Thursday, January 15, 2009

More on the 9/11 Put Options

I have always had a personal interest in the 9/11 put option theories, a result of all those finance classes I took in b-school no doubt, so even though this was one of the weaker theories to begin with, most of it had been explained in the 9/11 Commission Report, I was interested to see some additional details in the recent document dump.

First of all, the press misreported much of this. For some reason troofers seem to think the media is infallible, when it benefits them.

When asked if anything initially looked suspicious, Cella said some of the option trading numbers in UAL and AMR looked suspicious at first blush, before the SEC investigated and understood the trading at issue. At the same time, he said the numbers were never as suspicious as reported in the press. Specifically, he said press reports typically doubled the options trading volume over the actual volume. He said the mistake likely resulted from the Options Clearing Corp's (OCC) public web site, which lists both sides of a trade (buy and sell) as separate trades. Thus, a reporter checking the web site for trading volume could easily overstate the trading volume by a factor of two. In addition, Cella said the trading volume on a given day includes both buys and sells. For example, the 2,282 AMR puts traded on 9/10/1, as reflected in the SEC report, includes puts sold by customers as well as puts bought by customers.

As explained before, much of this volume was part of a hedge strategy anyway:

A U.S-based investment advisor registered with the SEC purchased 2,000 UAL puts on September 6, constituting 96% of the volume. The SEC's Eric Ribelin and Andrew Snowden interviewed both the CEO of the advisor and the trader who executed the transaction. They received the innocuous explanation for the trade which is set forth in the SEC report. [See Report at 9 (explaining the advisor manages hedge funds with $5.3 billion under management, was pursuing a bearish strategy with respect to most airlines stocks in response to recent bad news announcements, and had actually purchased 115,000 shares of AMR on September 10, believing the negative information on AMR was already reflected in the price).]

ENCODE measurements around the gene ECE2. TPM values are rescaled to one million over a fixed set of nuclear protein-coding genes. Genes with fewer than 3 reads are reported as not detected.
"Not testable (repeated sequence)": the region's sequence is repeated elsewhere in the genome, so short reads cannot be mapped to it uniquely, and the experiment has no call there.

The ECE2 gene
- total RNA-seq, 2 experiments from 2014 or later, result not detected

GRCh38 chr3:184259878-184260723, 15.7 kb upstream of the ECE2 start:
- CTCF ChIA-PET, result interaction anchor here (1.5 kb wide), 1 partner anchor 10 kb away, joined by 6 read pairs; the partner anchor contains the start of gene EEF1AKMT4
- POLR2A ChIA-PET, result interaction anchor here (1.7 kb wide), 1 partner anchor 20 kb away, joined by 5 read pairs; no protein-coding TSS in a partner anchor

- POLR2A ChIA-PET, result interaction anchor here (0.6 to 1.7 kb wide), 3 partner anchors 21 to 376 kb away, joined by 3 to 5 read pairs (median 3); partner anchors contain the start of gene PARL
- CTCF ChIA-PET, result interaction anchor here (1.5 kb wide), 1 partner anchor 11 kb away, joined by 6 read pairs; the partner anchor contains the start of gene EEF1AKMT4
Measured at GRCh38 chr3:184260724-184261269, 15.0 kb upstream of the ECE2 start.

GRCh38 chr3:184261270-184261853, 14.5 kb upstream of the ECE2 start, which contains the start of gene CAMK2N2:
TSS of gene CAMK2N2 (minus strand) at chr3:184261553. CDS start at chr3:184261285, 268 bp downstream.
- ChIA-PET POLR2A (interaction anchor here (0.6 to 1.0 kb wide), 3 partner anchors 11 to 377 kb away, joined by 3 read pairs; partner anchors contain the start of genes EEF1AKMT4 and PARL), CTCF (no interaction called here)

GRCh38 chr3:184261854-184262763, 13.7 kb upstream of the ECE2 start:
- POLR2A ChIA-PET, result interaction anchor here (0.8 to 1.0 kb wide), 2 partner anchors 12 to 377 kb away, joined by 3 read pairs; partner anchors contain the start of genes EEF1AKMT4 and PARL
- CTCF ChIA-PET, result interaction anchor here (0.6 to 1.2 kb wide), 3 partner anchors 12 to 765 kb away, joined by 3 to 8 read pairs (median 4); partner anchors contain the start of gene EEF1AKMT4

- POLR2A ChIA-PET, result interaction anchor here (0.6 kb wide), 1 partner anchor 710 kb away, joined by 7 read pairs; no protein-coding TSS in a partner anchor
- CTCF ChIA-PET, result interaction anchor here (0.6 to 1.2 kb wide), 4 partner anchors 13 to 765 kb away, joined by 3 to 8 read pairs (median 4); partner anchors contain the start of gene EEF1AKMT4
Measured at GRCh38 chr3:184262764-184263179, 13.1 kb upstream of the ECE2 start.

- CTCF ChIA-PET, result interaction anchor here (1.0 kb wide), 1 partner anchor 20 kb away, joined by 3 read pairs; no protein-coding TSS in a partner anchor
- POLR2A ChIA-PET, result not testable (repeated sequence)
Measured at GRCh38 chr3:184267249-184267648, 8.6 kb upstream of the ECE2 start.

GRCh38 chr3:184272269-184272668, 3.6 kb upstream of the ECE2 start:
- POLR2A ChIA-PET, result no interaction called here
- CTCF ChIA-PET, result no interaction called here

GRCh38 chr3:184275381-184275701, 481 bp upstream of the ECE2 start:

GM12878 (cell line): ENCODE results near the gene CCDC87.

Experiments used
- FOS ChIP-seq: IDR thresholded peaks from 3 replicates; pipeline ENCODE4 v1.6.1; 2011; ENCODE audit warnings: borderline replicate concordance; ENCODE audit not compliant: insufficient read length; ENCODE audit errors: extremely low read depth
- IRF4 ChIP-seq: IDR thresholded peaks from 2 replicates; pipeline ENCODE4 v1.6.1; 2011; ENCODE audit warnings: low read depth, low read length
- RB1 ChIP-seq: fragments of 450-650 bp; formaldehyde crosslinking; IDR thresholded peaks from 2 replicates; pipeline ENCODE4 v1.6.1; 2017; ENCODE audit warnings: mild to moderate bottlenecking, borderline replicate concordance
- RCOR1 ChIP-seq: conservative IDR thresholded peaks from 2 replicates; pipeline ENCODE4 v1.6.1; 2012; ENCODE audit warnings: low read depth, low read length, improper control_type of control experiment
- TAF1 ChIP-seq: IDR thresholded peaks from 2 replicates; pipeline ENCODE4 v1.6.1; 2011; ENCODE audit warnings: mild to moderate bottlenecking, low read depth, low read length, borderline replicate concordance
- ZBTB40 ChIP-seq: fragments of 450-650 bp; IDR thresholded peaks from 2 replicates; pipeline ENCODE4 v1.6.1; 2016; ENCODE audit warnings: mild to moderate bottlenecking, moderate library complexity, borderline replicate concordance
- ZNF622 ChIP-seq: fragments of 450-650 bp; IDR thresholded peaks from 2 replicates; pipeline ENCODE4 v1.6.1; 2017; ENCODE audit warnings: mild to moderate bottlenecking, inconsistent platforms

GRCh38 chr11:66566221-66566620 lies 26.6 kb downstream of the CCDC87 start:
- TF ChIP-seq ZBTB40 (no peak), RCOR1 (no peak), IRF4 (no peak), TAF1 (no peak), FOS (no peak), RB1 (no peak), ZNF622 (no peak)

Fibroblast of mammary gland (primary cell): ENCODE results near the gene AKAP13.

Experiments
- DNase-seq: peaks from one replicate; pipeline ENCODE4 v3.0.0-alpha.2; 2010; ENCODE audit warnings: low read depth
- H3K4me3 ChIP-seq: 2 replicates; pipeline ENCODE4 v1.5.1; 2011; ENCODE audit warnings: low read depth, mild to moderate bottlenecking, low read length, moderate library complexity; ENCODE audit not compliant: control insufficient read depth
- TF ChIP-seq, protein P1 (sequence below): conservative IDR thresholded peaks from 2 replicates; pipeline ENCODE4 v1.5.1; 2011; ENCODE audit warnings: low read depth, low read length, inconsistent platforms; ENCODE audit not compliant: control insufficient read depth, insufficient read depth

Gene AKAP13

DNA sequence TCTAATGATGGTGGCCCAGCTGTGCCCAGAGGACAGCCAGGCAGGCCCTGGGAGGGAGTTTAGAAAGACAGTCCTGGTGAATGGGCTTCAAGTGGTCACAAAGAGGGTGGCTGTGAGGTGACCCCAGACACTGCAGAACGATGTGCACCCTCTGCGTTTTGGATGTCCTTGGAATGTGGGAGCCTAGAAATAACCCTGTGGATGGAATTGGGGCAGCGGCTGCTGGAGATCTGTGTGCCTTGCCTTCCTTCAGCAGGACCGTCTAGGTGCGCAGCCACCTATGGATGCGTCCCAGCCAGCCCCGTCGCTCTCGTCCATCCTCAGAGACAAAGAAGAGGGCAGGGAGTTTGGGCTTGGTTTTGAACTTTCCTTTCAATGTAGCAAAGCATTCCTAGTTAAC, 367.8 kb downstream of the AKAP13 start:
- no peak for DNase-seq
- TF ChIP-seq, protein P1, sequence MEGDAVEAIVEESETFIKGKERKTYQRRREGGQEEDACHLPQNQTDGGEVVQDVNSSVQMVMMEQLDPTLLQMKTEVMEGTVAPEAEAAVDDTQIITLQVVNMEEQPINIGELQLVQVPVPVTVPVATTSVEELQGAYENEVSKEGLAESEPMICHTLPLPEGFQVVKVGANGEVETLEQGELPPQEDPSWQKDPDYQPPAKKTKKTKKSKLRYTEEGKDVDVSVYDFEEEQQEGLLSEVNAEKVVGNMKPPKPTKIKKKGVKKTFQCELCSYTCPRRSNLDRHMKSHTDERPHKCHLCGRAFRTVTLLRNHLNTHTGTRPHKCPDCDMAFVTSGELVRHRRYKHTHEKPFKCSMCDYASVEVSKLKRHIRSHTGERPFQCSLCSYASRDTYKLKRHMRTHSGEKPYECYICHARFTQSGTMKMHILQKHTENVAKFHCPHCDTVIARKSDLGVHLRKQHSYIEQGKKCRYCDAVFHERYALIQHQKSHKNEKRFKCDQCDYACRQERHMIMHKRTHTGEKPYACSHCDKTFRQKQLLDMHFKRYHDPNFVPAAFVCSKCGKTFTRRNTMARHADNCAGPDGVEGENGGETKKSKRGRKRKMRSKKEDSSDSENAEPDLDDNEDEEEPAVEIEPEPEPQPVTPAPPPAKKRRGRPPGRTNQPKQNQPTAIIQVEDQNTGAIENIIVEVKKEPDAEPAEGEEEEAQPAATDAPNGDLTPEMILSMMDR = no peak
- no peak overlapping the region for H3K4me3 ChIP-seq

And now we finally find out what newsletter recommended buying puts. Undoubtedly they will now be added to the incredible vastly improbable ranks of the conspirators.

The SEC determined that the unusual volume in AMR puts on September 10 largely resulted from an increase in the October 30 puts series. Investigation revealed that Options Hotline, a California newsletter, edited by Steve Sarnoff, recommended the purchase of this series in the issue emailed and faxed to its 2000 subscribers on September 9, 2001. The SEC interviewed 28 people who bought the October 30 puts, and 26 of them cited the Options Hotline. The SEC saw that 27 additional individual purchasers of the October 30 series of AMR on September 10 were also Options Hotline subscribers. The SEC interviewed Sarnoff, who explained the basis for his recommendation.

Another report also touches on the "mysterious unclaimed put options" which as we have said before, are not mysterious, they just had not expired at the time they were reported on. Thanks to MikeW and Lapman at the JREF forum for pointing these out for me.